PITTSBURGH -- Andrew McCutchen and Starling Marte were the principals in the Pirates' Great Outfield Switch during the offseason. McCutchen, the subject of continual trade rumors, eventually did move, but from his longtime home in center field to right field. Marte eased over from left field and took over in
PITTSBURGH -- Andrew McCutchen and Starling Marte were the principals in the Pirates' Great Outfield Switch during the offseason. McCutchen, the subject of continual trade rumors, eventually did move, but from his longtime home in center field to right field. Marte eased over from left field and took over in center.
Not entirely lost in the position shuffle was Gregory Polanco, who since his highly anticipated 2014 rookie season served as the regular right fielder with the occasional side trip to left.
Now parked in left field, the 6-foot-5, 235-pound Polanco, nicknamed "El Coffee," was found percolating on the bases after going 4-for-4 Saturday in the Pirates' 6-4 win over Atlanta at PNC Park.
Polanco had a four-hit game in each of the last two seasons, and five hits (in 13 innings) as a rookie in 2014 in his fourth big league game.
This one happened after he started the season 1-for-14. He doubled and singled twice off veteran knuckleballer R.A. Dickey, and added a single off reliever Ian Krol. He scored twice and drove in a run, and added a stolen base for good measure.
Asked about the difficulties of dealing with the knuckleball, Polanco said he took a simple approach.
"Shorten my swing, trust my hands," he said. "Let the ball get deep. You can't get too aggressive. That ball moves too much."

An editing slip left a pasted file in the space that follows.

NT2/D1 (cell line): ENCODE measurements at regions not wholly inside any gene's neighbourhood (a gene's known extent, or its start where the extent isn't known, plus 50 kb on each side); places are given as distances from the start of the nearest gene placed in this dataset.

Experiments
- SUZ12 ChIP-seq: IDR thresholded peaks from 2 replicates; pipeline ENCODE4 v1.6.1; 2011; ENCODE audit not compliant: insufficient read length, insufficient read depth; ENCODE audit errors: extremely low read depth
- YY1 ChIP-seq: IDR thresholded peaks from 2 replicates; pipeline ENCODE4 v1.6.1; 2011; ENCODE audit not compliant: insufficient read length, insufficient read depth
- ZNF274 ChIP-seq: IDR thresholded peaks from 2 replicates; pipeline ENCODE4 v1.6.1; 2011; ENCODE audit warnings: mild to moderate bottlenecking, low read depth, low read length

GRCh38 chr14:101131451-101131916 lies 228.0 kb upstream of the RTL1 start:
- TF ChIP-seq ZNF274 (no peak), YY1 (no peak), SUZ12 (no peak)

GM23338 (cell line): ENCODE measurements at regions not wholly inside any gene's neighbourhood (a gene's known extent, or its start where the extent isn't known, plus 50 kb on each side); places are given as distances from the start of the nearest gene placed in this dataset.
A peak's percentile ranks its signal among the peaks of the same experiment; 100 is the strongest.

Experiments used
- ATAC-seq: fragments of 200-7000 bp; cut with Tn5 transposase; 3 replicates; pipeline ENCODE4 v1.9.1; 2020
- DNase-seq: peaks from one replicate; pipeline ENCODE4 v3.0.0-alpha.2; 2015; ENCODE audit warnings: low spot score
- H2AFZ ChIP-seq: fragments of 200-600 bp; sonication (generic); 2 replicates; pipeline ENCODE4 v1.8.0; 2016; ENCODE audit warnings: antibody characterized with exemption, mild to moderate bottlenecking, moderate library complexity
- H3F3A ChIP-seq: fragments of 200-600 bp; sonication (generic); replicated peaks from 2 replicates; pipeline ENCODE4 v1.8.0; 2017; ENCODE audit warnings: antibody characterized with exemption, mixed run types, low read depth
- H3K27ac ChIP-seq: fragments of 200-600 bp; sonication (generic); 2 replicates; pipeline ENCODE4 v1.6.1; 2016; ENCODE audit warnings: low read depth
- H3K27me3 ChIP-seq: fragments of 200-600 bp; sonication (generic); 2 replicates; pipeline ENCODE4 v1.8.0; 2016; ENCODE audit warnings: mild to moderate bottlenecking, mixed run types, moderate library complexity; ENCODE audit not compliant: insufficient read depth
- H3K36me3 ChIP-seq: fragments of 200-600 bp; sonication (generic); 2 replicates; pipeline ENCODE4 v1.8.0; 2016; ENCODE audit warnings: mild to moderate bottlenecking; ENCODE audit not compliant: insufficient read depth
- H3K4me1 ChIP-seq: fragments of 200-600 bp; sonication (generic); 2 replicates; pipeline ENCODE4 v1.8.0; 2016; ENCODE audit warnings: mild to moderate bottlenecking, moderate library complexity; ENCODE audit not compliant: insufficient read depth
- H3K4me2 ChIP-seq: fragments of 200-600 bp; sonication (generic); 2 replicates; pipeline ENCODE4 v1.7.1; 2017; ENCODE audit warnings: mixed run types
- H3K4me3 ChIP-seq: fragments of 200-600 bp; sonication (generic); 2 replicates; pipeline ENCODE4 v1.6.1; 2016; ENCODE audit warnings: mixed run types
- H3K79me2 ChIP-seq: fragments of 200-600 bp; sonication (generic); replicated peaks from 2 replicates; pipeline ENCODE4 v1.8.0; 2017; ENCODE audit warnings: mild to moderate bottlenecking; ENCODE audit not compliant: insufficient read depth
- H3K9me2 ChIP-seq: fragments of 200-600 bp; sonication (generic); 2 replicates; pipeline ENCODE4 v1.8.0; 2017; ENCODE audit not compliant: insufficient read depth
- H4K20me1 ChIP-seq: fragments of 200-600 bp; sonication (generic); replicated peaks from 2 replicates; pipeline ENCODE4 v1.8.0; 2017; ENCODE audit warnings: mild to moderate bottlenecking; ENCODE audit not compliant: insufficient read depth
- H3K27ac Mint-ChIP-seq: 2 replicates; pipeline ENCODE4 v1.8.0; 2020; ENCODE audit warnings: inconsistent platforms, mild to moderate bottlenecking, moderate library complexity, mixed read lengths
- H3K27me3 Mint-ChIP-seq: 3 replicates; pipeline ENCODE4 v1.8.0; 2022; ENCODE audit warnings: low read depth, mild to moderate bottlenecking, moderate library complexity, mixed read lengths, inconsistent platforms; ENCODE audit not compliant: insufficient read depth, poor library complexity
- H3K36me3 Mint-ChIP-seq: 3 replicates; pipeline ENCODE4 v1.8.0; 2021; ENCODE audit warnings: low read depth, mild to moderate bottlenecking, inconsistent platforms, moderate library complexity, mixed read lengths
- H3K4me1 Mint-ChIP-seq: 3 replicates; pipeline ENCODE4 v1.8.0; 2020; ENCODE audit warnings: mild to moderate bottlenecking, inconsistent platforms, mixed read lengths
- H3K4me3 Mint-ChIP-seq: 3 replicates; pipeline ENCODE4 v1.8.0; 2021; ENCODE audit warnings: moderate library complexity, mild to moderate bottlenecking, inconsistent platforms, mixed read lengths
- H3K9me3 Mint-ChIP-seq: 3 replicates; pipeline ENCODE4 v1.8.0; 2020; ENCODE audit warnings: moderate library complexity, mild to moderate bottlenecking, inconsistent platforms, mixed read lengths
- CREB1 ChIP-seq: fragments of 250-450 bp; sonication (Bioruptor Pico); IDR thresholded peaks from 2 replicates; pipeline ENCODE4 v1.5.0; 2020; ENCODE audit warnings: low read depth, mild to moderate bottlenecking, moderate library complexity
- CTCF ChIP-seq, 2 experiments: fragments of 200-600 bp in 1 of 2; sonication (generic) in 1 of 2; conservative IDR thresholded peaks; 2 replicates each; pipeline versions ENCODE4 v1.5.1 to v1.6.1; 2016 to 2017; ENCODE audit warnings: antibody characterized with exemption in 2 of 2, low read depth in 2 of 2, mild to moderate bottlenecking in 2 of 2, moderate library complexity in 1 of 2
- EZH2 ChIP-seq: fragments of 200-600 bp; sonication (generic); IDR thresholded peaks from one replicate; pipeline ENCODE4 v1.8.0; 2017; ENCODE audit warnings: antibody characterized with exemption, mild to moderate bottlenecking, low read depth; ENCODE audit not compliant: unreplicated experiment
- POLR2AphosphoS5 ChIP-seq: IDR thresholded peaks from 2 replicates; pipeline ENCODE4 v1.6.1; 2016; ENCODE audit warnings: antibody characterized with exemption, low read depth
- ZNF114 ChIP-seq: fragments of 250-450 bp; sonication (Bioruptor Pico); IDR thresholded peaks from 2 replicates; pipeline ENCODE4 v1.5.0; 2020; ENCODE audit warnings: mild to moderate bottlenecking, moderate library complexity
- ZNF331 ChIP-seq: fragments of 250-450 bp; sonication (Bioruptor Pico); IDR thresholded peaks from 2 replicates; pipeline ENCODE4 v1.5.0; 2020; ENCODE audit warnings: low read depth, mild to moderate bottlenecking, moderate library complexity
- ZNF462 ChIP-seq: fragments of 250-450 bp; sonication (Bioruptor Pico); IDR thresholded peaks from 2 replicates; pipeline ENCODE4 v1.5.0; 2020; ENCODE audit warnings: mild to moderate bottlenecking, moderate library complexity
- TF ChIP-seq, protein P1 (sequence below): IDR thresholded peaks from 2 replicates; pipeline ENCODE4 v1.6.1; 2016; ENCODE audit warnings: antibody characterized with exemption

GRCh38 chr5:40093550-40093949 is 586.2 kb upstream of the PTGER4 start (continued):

Polanco laughed at his unsuccessful bunt attempt in his first at-bat.
"I missed it, and it was like 'Oh, my gosh,'" he said.
Assessing Polanco's work against Dickey, manager Clint Hurdle said, "That's what makes the game so great. The ball might have been dropping down in his hot zone. There was a lot of action on that knuckleball tonight. You saw some swings our guys took that were challenging swings. There were some right turns, some left turns on the knuckleball.
"Polanco seemed to get balls in comfortable spaces that he put the barrel on. He saw the ball the well. Sometimes it's luck of the draw, and you give the kid credit because he's got skills. Most of the balls were down on the three at-bats off Dickey, I thought he had good swings. He let the ball travel."
Nagged by knee and shoulder injuries last season, Polanco had 22 home runs and 86 RBIs while batting .258. His left shoulder remains problematic; he reported soreness after playing for the Dominican Republic in the World Baseball Classic, where he went 11-for-19 with two doubles and a home run.
"I've got to get treatment every day because it's not 100 percent," he said. "I know I'm gonna get better. I don't know when."
More certain is Polanco's spot in the batting order. Hurdle seems committed to keeping Polanco fixed at cleanup. Last season he wandered from second to third to fourth to sixth.
"You prepare every day, and your mind is set before you even come to the ballpark because you know you're hitting in that spot," he said.
Bob Cohn is a contributor to MLB.com based in Pittsburgh.